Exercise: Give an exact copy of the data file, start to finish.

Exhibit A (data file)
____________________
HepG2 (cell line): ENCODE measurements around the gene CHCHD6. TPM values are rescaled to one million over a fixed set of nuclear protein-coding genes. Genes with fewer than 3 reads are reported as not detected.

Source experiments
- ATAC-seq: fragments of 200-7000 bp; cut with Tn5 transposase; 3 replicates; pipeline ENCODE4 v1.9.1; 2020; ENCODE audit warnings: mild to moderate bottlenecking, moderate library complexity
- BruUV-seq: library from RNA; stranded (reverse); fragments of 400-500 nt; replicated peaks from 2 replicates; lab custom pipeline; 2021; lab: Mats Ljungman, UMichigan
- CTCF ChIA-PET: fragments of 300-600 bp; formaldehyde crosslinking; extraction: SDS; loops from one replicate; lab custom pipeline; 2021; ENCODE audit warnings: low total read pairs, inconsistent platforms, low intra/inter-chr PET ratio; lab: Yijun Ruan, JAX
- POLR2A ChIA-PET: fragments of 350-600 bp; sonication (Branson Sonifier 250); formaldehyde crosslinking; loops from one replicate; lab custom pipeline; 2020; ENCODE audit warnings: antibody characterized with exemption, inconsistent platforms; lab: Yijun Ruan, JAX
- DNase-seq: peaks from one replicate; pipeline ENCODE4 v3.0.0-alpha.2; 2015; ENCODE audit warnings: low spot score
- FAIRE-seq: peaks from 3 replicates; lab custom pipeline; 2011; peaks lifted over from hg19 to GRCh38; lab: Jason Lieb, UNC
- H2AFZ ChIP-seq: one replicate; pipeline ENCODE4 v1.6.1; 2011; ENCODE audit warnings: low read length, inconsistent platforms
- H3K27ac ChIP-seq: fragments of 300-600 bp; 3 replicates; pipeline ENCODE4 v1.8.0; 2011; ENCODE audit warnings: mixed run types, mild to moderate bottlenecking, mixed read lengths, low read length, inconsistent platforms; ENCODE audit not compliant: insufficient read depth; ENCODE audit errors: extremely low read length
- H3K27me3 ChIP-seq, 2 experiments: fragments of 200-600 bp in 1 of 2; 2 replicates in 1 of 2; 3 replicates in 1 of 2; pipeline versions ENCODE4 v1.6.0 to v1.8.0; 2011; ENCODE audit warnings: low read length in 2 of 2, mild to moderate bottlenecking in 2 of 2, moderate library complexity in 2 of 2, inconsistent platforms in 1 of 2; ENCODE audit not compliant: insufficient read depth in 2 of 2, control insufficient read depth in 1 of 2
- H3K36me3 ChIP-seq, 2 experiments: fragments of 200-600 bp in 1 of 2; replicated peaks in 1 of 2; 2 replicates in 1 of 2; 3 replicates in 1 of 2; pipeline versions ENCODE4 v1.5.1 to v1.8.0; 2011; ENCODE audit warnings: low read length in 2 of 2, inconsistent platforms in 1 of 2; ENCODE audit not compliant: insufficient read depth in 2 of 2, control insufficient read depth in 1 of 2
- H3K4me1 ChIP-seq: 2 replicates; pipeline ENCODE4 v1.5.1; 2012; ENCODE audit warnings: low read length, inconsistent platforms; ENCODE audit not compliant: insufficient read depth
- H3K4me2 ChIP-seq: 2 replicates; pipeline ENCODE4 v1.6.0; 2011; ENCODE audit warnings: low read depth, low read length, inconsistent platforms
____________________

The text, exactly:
HepG2 (cell line): ENCODE measurements around the gene CHCHD6. TPM values are rescaled to one million over a fixed set of nuclear protein-coding genes. Genes with fewer than 3 reads are reported as not detected.

Source experiments
- ATAC-seq: fragments of 200-7000 bp; cut with Tn5 transposase; 3 replicates; pipeline ENCODE4 v1.9.1; 2020; ENCODE audit warnings: mild to moderate bottlenecking, moderate library complexity
- BruUV-seq: library from RNA; stranded (reverse); fragments of 400-500 nt; replicated peaks from 2 replicates; lab custom pipeline; 2021; lab: Mats Ljungman, UMichigan
- CTCF ChIA-PET: fragments of 300-600 bp; formaldehyde crosslinking; extraction: SDS; loops from one replicate; lab custom pipeline; 2021; ENCODE audit warnings: low total read pairs, inconsistent platforms, low intra/inter-chr PET ratio; lab: Yijun Ruan, JAX
- POLR2A ChIA-PET: fragments of 350-600 bp; sonication (Branson Sonifier 250); formaldehyde crosslinking; loops from one replicate; lab custom pipeline; 2020; ENCODE audit warnings: antibody characterized with exemption, inconsistent platforms; lab: Yijun Ruan, JAX
- DNase-seq: peaks from one replicate; pipeline ENCODE4 v3.0.0-alpha.2; 2015; ENCODE audit warnings: low spot score
- FAIRE-seq: peaks from 3 replicates; lab custom pipeline; 2011; peaks lifted over from hg19 to GRCh38; lab: Jason Lieb, UNC
- H2AFZ ChIP-seq: one replicate; pipeline ENCODE4 v1.6.1; 2011; ENCODE audit warnings: low read length, inconsistent platforms
- H3K27ac ChIP-seq: fragments of 300-600 bp; 3 replicates; pipeline ENCODE4 v1.8.0; 2011; ENCODE audit warnings: mixed run types, mild to moderate bottlenecking, mixed read lengths, low read length, inconsistent platforms; ENCODE audit not compliant: insufficient read depth; ENCODE audit errors: extremely low read length
- H3K27me3 ChIP-seq, 2 experiments: fragments of 200-600 bp in 1 of 2; 2 replicates in 1 of 2; 3 replicates in 1 of 2; pipeline versions ENCODE4 v1.6.0 to v1.8.0; 2011; ENCODE audit warnings: low read length in 2 of 2, mild to moderate bottlenecking in 2 of 2, moderate library complexity in 2 of 2, inconsistent platforms in 1 of 2; ENCODE audit not compliant: insufficient read depth in 2 of 2, control insufficient read depth in 1 of 2
- H3K36me3 ChIP-seq, 2 experiments: fragments of 200-600 bp in 1 of 2; replicated peaks in 1 of 2; 2 replicates in 1 of 2; 3 replicates in 1 of 2; pipeline versions ENCODE4 v1.5.1 to v1.8.0; 2011; ENCODE audit warnings: low read length in 2 of 2, inconsistent platforms in 1 of 2; ENCODE audit not compliant: insufficient read depth in 2 of 2, control insufficient read depth in 1 of 2
- H3K4me1 ChIP-seq: 2 replicates; pipeline ENCODE4 v1.5.1; 2012; ENCODE audit warnings: low read length, inconsistent platforms; ENCODE audit not compliant: insufficient read depth
- H3K4me2 ChIP-seq: 2 replicates; pipeline ENCODE4 v1.6.0; 2011; ENCODE audit warnings: low read depth, low read length, inconsistent platforms